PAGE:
Crews took advantage of favorable conditions and increased containment on the Dixie Fire. Photo by USFS

Rain, wind forecasted for this weekend: Dixie Fire remains at 86 percent containment

Unburned pockets continue to pick up in the Dixie Fire and crews continue to put out hot spots and strengthen control lines. Upcoming weather may impact the wildfire, and Saturday brings a chance of rain. As of Friday morning, Sept. 17, the fire remains at 86 percent containment and has burned 960,581 acres.

According to the East Zone update, smoke and fire activity has picked up in unburned pockets within containment lines as a result of sustained hot and dry weather.

An approaching weather system is forecasted to bring increased southwest winds today and Saturday, as well as a chance for rain this weekend. Winds have the potential to make the fire more active. Rain is forecasted for late Saturday night into Sunday morning.

According to Incident Meteorologist Ben Bartos, he said he expects the area to receive a wetting rain.

Firefighters have been preparing by reinforcing containment lines by adding mopping depth thereby minimizing the potential for any fire spread or spotting.

Yesterday, firefighters responded to reports of fire activity near Silver Lake Road, Turner Ridge, areas near Buck’s Lake and west of Lake Davis, while elements of the U.S. Army responded to activity near Last Chance Meadow. Forest fuels are breaking historical lows and are very dry, and crews are beginning to see a rekindling of fire activity interior of the fire perimeter. Hotshot crews near the Devil’s Punchbowl area continued mopping up interior heat along steep and rugged terrain while helicopter crews dowsed hot spots identified by infrared sensors with aerial water drops. Crews patrolled the perimeter overnight to scout for heat and look for trouble spots. There were no issues.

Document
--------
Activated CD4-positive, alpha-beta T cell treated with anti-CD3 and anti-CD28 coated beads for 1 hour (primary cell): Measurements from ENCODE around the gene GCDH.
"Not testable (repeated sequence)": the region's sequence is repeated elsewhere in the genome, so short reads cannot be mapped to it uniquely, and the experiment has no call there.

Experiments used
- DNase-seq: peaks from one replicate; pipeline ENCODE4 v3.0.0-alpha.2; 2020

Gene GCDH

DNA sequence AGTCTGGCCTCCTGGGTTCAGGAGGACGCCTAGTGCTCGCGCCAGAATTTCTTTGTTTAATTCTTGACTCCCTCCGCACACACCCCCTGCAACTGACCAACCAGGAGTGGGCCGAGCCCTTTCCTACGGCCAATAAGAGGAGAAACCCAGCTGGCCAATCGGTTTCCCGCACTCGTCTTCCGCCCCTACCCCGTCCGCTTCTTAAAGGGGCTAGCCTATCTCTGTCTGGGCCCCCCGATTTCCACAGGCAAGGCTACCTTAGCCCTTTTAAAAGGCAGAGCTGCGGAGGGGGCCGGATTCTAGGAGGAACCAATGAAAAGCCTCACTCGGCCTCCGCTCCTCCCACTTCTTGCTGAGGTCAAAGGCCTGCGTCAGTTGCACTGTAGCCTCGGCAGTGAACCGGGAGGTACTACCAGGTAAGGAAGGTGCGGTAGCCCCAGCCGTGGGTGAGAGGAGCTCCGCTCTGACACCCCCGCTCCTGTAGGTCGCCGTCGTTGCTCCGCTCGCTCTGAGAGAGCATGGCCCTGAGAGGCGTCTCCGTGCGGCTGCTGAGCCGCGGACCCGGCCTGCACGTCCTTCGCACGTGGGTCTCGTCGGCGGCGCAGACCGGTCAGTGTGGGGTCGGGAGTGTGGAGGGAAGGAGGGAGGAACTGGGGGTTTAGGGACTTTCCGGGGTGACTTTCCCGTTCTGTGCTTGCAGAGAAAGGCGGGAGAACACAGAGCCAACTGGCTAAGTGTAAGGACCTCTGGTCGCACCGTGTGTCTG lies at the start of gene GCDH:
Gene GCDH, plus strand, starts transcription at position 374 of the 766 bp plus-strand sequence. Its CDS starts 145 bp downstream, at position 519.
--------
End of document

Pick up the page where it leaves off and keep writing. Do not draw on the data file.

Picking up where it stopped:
As smoke increases and the potential for fire activity increases, today’s focus will be on reinforcing containment lines, maintaining patrols throughout the fire perimeter, and mopping up lines. Firefighters also will backhaul equipment off the line at areas of lowest risk for fire activity and focus on fire suppression repair, which is essential work to leave a better landscape behind and support Plumas National Forest partners.

Fire suppression repair is actions taken to mitigate damages and minimize potential soil erosion. Repair includes removing hazard trees and repairing the hand and dozer fire lines, roads, trails, staging areas, safety zones and drop points used during fire suppression efforts. To date, firefighters have completed 88 miles of suppression repair line, or about 4 percent of total mapped line, currently identified with more line being surveyed daily. Land inside the fire perimeter is still closed to the public.